While the mandatory cuts are historic, states in the Lower Basin have been voluntarily leaving water in Lake Mead since 2015 as part of conservation measures that pre-date drought contingency planning. 

MORE: Even after a rush of snow and rain, the thirsty Colorado River Basin is “not out of the woods yet”

This year, Arizona water users — including Phoenix and Tucson’s Central Arizona Project, the Gila River Indian Community and the Colorado River Indian Tribes — conserved and stored 236,000 acre-feet in Lake Mead. Those water users in Arizona already were planning to continue to conserve and contribute additional water to Lake Mead this year, regardless of drought contingency plan requirements, Chuck Cullom, manager of the Central Arizona Project’s Colorado River programs, said in a blog post on Thursday.  

Cullom called the installation of mandatory cuts “a new era.”

“These efforts are part of Arizona’s plan to implement DCP developed collaboratively by the Arizona water community and legislative leaders,” he wrote. “The plan balances the impacts of DCP amongst water users and provides additional protection to the Colorado River system, giving us a road map to follow for the next several years.”

With above-average snowfall in the Colorado River’s Upper Basin and runoff at 145 percent of average for the spring, Lake Powell’s water level grew by 50 feet since April, leaving it roughly 20 feet above the level recorded this time last year and very close to its 10-year average for the middle of August.

The bureau projects the level of Lake Powell on Jan. 1, 2020 will be 3,619 feet, which is about 81 feet shy of full. Where the Lower Basin states forged plans that trigger cuts when Lake Mead fell below a certain level, the Upper Basin states — New Mexico, Colorado, Wyoming and Utah — have an agreement to create a plan that includes reimbursing water users for voluntarily contributing their water to a collective stash of Upper Basin water in Lake Powell.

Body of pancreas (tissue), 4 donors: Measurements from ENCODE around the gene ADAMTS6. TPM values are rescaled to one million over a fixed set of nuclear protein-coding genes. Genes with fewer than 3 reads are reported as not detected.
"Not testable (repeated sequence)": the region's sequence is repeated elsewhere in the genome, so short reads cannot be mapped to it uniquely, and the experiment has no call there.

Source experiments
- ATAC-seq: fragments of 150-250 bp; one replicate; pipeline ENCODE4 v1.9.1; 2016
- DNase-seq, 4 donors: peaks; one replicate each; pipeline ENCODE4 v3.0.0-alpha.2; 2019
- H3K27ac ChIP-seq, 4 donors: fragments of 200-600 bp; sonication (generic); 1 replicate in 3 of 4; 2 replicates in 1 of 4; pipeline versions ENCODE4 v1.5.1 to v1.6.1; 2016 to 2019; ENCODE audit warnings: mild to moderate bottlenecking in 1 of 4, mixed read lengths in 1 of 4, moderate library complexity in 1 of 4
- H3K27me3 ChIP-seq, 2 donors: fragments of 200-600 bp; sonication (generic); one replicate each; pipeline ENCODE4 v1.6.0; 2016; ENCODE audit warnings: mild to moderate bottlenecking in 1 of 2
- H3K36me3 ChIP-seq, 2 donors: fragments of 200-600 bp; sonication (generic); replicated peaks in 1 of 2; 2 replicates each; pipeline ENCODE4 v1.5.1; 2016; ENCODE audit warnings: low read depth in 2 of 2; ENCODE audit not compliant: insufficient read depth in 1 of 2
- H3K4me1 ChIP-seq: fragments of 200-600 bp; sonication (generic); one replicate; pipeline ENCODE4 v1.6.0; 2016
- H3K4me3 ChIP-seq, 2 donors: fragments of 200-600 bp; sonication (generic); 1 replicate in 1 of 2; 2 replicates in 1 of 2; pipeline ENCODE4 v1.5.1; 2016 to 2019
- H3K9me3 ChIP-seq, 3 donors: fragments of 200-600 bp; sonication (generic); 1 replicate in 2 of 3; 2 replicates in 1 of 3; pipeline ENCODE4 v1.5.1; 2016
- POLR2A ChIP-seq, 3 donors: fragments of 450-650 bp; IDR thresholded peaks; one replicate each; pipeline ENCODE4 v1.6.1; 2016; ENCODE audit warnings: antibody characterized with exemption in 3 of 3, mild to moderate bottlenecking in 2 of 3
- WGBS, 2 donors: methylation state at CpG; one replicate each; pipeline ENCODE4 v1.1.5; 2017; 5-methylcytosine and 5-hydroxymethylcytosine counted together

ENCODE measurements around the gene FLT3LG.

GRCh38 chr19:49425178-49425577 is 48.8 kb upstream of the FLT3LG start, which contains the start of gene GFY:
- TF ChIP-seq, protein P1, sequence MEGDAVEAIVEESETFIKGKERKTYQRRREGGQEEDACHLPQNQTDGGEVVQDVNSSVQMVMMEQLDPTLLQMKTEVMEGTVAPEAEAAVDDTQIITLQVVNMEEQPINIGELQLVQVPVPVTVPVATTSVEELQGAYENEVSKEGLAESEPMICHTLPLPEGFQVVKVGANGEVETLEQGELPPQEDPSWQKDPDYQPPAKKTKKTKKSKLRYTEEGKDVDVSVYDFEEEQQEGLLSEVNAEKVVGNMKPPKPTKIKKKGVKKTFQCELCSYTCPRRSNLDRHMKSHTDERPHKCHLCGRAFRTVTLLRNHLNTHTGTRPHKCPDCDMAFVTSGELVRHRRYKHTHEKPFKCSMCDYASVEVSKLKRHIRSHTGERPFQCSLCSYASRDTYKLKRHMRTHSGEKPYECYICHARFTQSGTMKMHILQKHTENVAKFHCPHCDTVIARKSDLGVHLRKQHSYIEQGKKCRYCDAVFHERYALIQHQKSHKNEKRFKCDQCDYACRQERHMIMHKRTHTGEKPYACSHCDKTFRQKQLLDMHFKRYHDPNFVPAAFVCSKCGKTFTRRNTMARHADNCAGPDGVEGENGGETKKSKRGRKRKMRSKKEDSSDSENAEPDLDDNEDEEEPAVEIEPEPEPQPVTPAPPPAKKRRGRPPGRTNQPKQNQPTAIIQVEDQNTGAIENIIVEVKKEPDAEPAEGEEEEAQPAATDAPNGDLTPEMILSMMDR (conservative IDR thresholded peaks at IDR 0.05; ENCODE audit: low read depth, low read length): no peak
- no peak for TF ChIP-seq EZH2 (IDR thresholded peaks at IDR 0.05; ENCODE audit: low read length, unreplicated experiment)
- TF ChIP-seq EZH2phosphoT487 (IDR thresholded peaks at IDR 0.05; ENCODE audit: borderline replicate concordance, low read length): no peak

That’s called demand management. Across Colorado, water districts and water users are studying whether demand management will work. 

“Nobody knows if it will be feasible,” said Pokrandt, whose 15-county district spans the Western Slope, noting that the Colorado Water Conservation Board just launched its Demand Management Workshop to educate the state’s water users on the idea of temporarily suspending water rights for cash in order to build a bank of Colorado water in Lake Powell. “Determining feasibility will be a long process.”

Lake Powell will enter 2020 in the “Intentionally Created Surplus Condition,” which allows for the release of the usual 8.23 million acre-feet of water in 2020 to fill Lake Mead. It also means the Upper Basin states will increase their own banked storage in the reservoir, enabling them to better weather low-snow years with a protected cache of extra water. 

Total storage in both reservoirs is 55% of capacity, compared with 49% at this time last year. But officials warn that one good year does not mean the threat of a 20-year drought is over. 

Spectators hike along a service road to view spring runoff spilling from Morrow Point Dam that holds back Blue Mesa Reservoir earlier this year. The dam was created as part of the Colorado River Storage Project as a way to manage and control the Colorado River, of which the Gunnison River is the fifth largest tributary. (William Woody, Special to The Colorado Sun)

“We must remain vigilant,” Bureau of Reclamation Commissioner Brenda Burman said in a statement announcing the 24-month study. “The additional actions under the contingency plans will help ensure the reliability of the Colorado River system for the 40 million people dependent upon it.”


The Colorado Sun has no paywall, meaning readers do not have to pay to access stories. We believe vital information needs to be seen by the people impacted, whether it’s a public health crisis, investigative reporting or keeping lawmakers accountable.

This reporting depends on support from readers like you. For just $5/month, you can invest in an informed community.